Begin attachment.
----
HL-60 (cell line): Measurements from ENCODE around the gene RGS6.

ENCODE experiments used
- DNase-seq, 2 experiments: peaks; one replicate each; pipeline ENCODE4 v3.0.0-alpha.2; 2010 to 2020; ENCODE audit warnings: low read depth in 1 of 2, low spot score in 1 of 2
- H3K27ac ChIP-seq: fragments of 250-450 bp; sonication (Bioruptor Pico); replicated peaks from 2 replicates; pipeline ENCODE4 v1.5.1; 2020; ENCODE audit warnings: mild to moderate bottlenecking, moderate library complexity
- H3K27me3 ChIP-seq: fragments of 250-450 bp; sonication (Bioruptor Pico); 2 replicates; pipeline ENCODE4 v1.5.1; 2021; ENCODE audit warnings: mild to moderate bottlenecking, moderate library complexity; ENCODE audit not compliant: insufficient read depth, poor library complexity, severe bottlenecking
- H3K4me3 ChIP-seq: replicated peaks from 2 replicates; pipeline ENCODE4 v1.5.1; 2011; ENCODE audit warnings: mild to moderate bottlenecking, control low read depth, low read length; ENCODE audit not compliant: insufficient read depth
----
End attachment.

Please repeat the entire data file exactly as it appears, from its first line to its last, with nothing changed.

HL-60 (cell line): Measurements from ENCODE around the gene RGS6.

ENCODE experiments used
- DNase-seq, 2 experiments: peaks; one replicate each; pipeline ENCODE4 v3.0.0-alpha.2; 2010 to 2020; ENCODE audit warnings: low read depth in 1 of 2, low spot score in 1 of 2
- H3K27ac ChIP-seq: fragments of 250-450 bp; sonication (Bioruptor Pico); replicated peaks from 2 replicates; pipeline ENCODE4 v1.5.1; 2020; ENCODE audit warnings: mild to moderate bottlenecking, moderate library complexity
- H3K27me3 ChIP-seq: fragments of 250-450 bp; sonication (Bioruptor Pico); 2 replicates; pipeline ENCODE4 v1.5.1; 2021; ENCODE audit warnings: mild to moderate bottlenecking, moderate library complexity; ENCODE audit not compliant: insufficient read depth, poor library complexity, severe bottlenecking
- H3K4me3 ChIP-seq: replicated peaks from 2 replicates; pipeline ENCODE4 v1.5.1; 2011; ENCODE audit warnings: mild to moderate bottlenecking, control low read depth, low read length; ENCODE audit not compliant: insufficient read depth